Mi Español esta malo

Just last week, devastation struck New York.  Hurricane Sandy pulverized many parts of the city, including Staten Island, Breezy Point, and Long Island.  I knew I had to do my part to help out once I saw parts of Staten Island were destroyed.  When I came back to the dorms late Wednesday evening, my friend informed me that she was going to Long Island the next day to help out with the Red Cross.  I decided to get up early the next morning to join her on the trip.

After brutally waking up before 6 AM, we made our journey to the Red Cross headquarters in Midtown.  Once it was time to leave there, three buses took volunteers out to scattered areas of Long Island.  I spent the first half of the day standing in the middle of the street advertising the free Red Cross meals.  Once four o’clock rolled around, I was called over to hand out dinner to the families who lost everything.  This process went smoothly for quite some time, until a large number of Spanish speaking families began to arrive.  Although I took three years of Spanish in high school, my Spanish is rusty because it’s been a while.

“We have bologna, cheese, and turkey sandwiches,” I said to a man.

He looked at me very puzzled and responded with “Que?”  I knew he was speaking Spanish, but I did not know how to tell him the types of sandwiches in his native language.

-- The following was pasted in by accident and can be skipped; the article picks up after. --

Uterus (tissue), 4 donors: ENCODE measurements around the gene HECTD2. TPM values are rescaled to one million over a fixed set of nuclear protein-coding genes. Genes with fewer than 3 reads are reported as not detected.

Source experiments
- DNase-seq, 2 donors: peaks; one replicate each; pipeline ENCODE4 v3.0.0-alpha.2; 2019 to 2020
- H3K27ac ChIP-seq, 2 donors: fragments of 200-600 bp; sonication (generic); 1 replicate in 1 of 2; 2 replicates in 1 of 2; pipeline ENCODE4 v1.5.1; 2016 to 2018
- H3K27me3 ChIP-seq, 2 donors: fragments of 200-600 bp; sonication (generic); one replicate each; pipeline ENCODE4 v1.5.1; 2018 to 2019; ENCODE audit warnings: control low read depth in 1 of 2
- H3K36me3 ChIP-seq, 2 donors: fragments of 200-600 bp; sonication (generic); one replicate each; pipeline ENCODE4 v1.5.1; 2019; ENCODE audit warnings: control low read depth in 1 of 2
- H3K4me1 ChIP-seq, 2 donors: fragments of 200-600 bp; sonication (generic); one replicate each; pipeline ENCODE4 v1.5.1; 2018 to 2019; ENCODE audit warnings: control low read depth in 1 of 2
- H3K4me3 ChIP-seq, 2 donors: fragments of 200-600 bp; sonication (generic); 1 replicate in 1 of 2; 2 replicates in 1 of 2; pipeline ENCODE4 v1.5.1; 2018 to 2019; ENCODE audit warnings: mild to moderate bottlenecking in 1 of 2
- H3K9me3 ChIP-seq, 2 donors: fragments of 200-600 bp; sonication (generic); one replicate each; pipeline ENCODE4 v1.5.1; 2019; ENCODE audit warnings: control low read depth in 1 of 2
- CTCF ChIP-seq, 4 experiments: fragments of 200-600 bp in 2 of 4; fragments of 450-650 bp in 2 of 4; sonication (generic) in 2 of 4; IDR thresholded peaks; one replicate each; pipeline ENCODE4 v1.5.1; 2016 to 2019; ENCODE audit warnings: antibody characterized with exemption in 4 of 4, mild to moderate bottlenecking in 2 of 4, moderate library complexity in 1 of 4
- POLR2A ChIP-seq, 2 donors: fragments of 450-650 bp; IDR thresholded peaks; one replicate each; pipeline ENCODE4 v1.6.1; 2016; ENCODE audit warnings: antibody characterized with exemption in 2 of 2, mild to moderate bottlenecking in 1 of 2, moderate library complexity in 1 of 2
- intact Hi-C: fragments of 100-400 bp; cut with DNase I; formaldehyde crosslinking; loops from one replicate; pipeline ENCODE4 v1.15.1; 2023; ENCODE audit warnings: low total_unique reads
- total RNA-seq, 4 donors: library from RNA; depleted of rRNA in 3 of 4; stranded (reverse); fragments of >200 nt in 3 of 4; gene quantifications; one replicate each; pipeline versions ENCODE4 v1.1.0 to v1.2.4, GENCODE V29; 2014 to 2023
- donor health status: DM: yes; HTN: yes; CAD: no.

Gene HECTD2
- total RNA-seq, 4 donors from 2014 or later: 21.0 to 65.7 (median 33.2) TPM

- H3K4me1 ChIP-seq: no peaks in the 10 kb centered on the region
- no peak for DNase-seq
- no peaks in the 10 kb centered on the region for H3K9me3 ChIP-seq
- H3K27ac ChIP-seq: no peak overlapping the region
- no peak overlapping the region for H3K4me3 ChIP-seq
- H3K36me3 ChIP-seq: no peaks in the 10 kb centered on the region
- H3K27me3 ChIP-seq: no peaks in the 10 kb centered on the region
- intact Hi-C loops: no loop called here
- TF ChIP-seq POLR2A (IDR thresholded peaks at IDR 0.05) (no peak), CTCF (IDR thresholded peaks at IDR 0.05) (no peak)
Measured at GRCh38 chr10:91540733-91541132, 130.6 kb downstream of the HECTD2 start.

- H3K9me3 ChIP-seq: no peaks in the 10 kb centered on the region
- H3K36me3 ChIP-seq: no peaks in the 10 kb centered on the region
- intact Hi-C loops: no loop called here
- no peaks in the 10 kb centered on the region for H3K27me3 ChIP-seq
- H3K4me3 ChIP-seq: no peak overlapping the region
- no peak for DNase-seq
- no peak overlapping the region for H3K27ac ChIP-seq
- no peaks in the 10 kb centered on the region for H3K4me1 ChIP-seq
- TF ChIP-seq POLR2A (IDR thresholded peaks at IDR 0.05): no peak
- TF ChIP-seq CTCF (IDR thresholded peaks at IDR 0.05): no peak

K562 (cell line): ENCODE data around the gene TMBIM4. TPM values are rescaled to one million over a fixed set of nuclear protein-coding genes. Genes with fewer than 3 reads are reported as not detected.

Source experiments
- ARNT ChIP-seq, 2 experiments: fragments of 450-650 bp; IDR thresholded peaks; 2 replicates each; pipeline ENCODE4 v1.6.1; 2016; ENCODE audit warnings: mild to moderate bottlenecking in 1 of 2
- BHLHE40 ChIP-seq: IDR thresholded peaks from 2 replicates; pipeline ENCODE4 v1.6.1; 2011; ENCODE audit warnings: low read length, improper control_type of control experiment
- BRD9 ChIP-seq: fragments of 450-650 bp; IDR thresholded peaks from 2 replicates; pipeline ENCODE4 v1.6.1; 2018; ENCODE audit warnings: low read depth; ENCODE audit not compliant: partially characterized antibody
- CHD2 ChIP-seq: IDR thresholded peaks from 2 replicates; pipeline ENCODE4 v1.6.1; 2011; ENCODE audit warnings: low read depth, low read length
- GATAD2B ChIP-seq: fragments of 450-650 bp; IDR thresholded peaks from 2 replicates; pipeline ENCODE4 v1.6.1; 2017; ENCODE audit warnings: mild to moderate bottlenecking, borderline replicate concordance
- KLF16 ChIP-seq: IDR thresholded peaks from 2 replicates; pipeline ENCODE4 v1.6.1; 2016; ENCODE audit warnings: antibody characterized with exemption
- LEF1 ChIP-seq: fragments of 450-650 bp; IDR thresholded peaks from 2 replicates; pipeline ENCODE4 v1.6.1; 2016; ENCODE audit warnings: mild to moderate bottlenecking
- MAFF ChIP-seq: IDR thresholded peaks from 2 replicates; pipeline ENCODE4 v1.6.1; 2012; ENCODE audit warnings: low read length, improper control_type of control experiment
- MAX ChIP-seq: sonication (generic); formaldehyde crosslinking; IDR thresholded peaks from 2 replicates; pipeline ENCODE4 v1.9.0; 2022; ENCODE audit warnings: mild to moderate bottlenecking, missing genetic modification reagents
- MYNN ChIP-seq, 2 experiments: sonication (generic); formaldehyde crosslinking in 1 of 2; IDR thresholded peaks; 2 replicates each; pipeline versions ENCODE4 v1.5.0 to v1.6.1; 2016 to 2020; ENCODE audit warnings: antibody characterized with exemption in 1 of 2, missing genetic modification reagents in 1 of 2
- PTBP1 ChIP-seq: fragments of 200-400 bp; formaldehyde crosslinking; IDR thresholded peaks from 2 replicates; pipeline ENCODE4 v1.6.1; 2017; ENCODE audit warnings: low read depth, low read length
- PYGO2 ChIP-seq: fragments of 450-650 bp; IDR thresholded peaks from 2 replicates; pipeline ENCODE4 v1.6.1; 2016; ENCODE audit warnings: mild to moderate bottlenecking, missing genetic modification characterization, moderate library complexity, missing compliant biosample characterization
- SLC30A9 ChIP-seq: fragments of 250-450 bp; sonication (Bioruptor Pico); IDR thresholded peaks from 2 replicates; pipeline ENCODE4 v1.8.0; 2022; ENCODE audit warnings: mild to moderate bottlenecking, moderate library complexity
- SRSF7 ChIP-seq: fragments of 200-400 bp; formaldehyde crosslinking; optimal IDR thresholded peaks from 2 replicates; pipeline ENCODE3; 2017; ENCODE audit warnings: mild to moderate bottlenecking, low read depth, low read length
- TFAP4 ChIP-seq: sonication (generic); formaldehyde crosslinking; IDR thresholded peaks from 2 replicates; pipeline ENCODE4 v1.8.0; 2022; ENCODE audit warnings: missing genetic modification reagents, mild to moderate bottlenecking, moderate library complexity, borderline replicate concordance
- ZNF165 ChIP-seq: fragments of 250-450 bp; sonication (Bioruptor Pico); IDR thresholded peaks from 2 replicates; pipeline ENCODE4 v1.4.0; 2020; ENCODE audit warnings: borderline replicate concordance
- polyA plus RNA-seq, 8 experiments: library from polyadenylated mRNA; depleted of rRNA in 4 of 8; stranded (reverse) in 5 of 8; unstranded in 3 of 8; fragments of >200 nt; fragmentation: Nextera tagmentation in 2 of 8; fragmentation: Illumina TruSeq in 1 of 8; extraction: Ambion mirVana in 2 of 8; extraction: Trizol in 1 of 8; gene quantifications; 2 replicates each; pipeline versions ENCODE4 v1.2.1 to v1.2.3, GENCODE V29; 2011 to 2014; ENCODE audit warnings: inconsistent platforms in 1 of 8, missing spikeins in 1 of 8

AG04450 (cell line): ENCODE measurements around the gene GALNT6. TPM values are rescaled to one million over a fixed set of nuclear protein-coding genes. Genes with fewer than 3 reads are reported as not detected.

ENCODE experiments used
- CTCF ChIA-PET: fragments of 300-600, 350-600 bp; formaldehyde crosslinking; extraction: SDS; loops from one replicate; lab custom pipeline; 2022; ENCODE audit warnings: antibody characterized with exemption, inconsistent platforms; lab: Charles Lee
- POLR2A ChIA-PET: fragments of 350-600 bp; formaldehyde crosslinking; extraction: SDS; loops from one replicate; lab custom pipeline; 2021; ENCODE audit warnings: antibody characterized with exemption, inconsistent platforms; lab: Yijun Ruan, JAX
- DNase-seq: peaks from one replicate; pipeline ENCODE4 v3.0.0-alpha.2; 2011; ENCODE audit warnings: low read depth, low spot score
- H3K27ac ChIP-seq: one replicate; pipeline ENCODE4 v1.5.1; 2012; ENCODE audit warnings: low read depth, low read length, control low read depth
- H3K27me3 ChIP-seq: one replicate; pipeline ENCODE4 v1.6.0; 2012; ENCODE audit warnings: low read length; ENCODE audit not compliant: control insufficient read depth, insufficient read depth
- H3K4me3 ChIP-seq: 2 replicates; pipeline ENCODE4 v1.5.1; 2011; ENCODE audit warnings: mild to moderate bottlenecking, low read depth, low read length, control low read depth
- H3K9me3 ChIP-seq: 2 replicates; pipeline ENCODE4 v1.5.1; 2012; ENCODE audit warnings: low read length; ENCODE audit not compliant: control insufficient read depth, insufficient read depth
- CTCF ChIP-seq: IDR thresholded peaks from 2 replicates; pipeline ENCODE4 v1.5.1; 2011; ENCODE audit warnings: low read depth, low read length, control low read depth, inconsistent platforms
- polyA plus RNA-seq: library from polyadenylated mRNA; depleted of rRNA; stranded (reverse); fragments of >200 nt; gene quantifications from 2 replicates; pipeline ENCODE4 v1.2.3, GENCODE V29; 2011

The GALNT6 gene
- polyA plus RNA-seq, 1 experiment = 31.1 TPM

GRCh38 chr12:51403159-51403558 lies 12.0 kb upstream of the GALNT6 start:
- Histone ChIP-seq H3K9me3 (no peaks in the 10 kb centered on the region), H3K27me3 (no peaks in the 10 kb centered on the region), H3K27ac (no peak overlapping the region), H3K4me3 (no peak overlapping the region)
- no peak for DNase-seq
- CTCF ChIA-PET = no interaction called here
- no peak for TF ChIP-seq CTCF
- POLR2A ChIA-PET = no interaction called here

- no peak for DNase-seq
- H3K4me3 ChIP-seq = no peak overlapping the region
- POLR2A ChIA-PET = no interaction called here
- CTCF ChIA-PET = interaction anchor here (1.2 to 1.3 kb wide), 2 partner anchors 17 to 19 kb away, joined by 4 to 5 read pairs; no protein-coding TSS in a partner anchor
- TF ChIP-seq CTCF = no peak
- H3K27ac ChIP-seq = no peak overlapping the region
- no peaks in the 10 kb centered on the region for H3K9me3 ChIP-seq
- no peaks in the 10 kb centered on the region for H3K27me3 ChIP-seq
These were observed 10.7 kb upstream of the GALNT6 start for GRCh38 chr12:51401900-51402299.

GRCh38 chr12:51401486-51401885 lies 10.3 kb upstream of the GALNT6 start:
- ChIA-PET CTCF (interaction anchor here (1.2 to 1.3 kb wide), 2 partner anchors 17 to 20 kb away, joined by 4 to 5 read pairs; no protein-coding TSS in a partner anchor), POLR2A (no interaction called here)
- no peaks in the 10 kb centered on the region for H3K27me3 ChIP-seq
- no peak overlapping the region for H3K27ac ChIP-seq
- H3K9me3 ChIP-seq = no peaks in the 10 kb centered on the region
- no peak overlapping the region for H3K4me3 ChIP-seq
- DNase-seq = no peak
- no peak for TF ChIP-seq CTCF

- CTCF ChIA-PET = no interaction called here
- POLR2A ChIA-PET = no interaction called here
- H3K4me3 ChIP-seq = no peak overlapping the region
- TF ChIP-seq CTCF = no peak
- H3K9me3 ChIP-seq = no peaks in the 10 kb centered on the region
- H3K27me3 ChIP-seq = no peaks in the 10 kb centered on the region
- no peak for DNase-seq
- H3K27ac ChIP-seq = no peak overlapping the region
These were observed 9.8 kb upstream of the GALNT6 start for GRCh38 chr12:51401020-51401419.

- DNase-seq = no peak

Luckily, my friend, fluent in both English and Spanish, jumped in quickly and said, “Tenemos mortadella queso y pavo.”

He smiled and answered, “Dos mortadellas, por favor.”

After listening to this conversation, I told her I would handle the next Spanish speaking person, thinking I could handle it.  Sure enough, there was a Spanish couple a few people later on line.

I said, “Tenemos mortadella queso y….” I forgot how to say turkey in Spanish.  After about a minute, I pointed at the turkey and said “El pave-o!”

Both the couple and my Spanish-speaking friend burst out laughing because of my horrible pronunciation, but they understood what I was trying to say.  My friend even told me after that I was massacring her language.

The wife then replied, “Mortadella y queso, por favor.”

I was then stuck with the challenge of asking how many sandwiches they would like.  Accepting defeat, I told my friend to take over, and she carried out the rest of the conversation.  From there on, she handled the Spanish speaking families for the day.  Even though I wasn’t much of a help to some of them, I provided a lighthearted, comic relief for those going through a difficult time in their lives with my broken “Espanol.”

Photo Credit: Red Cross Website

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3 Responses to Mi Español esta malo

  1. Sifan Shen says:

    The twist in this post is extremely clever. After your friend helped you out, I was anticipating you to respond the Spanish couple with decent Spanish. But boy, I was wrong. The “El pave-o!” reply is hilarious as well.

  2. nastassiashcherbatsevich says:

    I liked how you were able to create something positive out of a really tragic situation. Your post was enjoyable and lively. Best of all, it left a clear message: you don’t have to speak the same language to provide each other with a little bit of humor.

  3. tejjybear says:

    Great story John, I totally feel your pain when it comes to speaking Spanish to native Spanish speaking people. I took Spanish for five years through middle school and high school, but I still have trouble speaking to native speakers. But hey, at least you tried. If you think about it, you managed to make some people laugh while they were probably going through a very tough time.

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